Jay: The Bills are near the top of the league in projected salary cap space for 2020, so re-signing their own should not be a problem. It’s simply a matter of how they get prioritized. No. 1 on my list would be defensive tackle Jordan Phillips, who is having a breakout season with five sacks. Phillips is making himself a good deal of money this year, but again, the Bills will have it available. Next would be Shaq Lawson. He’ll never be the dominant pass rusher the team hoped he would be when it used a first-round pick on him, but Lawson has carved out a role as a rotational defensive end. After that, I’d look at left guard. Has Quinton Spain done enough to be re-signed, or do the Bills feel like that’s a position that can be upgraded? The remaining nine games will help answer that question.

Eric Tichy asks: Are the Bills simply worried Devin Singletary is a liability (fumbles, prior injury) or do they really think Frank Gore is the No. 1 while bringing the new kid along slowly?

Jimi Barrett asks: When will Brian Daboll realize he needs to start featuring Singletary?

Jay: The latter. Singletary fumbled just once on 261 rushing attempts last year at Florida Atlantic. He hasn’t shown anything that would make me believe the Bills are worried about his ball security. At least through the first half of the season, the team has been more comfortable with Gore getting the bulk of the carries. We’ll see if that changes over the final nine games. I wouldn’t be surprised if it did.

TNFP69 asks: Did the Bills trick us with their fast start or will they treat us with a strong finish and playoff spot?

Jay: I still expect this team to make the playoffs. Games against Washington, Denver, Miami and the Jets look to be there for the taking. Handle business in those, and the team is at nine wins. That means finding one more win against Dallas, Cleveland, Baltimore, Pittsburgh or New England. I expect that will happen, as well. Ten wins should easily make the AFC playoffs this year.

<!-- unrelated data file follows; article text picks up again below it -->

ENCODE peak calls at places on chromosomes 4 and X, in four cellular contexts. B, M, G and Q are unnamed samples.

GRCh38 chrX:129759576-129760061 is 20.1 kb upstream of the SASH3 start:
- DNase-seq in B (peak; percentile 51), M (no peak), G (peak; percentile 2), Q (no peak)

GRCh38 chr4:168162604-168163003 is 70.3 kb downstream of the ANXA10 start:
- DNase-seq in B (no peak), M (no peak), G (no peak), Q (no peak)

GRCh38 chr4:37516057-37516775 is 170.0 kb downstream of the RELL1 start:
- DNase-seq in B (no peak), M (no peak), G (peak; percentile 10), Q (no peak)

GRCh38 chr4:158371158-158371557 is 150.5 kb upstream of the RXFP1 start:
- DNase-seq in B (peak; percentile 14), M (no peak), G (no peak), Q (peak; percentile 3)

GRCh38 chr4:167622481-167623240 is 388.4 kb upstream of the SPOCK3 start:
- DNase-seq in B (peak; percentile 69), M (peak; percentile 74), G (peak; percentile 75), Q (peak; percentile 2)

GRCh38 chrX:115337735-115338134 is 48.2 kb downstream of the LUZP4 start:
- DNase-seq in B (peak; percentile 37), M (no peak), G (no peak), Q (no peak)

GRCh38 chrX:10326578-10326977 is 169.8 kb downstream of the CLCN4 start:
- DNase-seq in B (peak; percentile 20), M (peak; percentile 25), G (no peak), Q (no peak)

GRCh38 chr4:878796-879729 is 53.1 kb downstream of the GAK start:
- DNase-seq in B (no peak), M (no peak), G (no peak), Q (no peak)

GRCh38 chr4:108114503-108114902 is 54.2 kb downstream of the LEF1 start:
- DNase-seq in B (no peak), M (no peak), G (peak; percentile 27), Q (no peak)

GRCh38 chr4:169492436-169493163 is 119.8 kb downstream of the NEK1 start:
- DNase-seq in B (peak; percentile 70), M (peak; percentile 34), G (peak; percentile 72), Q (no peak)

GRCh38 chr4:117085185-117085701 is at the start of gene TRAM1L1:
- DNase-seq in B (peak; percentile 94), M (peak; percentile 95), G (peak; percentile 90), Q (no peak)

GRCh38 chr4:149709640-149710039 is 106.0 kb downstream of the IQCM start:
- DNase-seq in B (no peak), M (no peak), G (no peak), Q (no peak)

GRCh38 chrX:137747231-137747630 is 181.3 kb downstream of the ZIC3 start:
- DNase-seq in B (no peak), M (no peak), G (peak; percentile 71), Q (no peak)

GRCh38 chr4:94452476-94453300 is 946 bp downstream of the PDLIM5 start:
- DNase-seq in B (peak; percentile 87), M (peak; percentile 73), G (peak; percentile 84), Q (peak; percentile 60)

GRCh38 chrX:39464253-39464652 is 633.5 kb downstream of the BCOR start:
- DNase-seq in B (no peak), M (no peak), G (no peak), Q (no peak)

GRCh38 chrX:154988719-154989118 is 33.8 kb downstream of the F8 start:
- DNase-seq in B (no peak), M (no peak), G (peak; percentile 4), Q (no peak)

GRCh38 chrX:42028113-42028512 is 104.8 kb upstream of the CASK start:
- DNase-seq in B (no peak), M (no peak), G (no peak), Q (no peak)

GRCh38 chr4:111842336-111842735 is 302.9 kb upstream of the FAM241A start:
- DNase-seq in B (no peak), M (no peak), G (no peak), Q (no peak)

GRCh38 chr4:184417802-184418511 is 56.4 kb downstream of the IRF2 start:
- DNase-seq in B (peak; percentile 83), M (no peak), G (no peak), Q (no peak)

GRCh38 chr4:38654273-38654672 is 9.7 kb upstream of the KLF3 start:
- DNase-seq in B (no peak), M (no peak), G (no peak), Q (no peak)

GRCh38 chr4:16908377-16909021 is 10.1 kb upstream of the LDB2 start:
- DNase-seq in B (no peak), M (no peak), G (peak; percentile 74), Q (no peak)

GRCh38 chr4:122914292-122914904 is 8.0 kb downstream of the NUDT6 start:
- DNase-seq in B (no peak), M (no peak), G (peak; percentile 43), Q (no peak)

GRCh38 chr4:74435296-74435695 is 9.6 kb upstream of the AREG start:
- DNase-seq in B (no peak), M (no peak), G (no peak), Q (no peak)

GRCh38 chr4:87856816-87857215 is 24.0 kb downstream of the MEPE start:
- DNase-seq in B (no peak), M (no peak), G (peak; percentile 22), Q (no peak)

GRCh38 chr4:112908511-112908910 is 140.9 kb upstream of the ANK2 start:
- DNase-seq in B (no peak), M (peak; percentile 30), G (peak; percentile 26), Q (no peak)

Beth from Buffalo asks: Why don’t we run more screams, I mean, screens?

Sam Ruggiero asks: Halloween tricks: When do the Bills set up a scream, I mean, screen pass with our mobile offensive line leading the way for Demon, er, Devin Single-Scary? Halloween treats: The Bills finally blow out an inferior opponent and beat the Washington Dead-skins by three touchdowns!

Jay: I wouldn’t hold my breath on the screen pass. My colleague, Mark Gaughan, crunched the numbers, and it’s just not a big part of the Bills’ offense. Mark found that the Bills are just 5 of 8 for 23 yards on screens to running backs this season, and just 6 of 8 for 11 yards on screens to receivers or tight ends.

The Bills weren’t good on screens last year, either. They were 13 of 19 for 46 yards, with six tackles for loss. They completed all 15 passes to wide receivers, but for just 82 yards. It’s simply not a big part of the offense, or at least it hasn’t been in 25 games with Brian Daboll as offensive coordinator.

As for your prediction, it could certainly happen. I picked the Bills, 27-13. Washington is an inferior team starting a rookie quarterback, but the Bills have not shown an ability to blow out anybody out this season.

Louis Stromberg asks: In honor of the most likely start of Dwayne HaSKINS, let’s go ahead and have you rank the following skins: potato skins, shirts and skins, skinny jeans, dry skin, Principal Seymour Skinner (Simpsons).

Jay: 5. Dry skin – I mean, nobody likes that, right? 4. Potato skins – When done right, these can be delicious. I’ve seen them too many times, though, when it’s just, like, a potato cut in half. No thanks. 3. Principal Seymour Skinner – It’s been years since I watched "The Simpsons." I know some people love it, but I’m indifferent. 2. Shirts and skins – I love a good game of pickup, but shirts and skins is easily avoidable. Not everybody needs to see that, so bring a light and dark shirt. Problem solved. 1. Skinny jeans – I was late to the trend, but my wife convinced me to give them a try. She was right. They look better than the regular kind. Thanks for all the questions this week!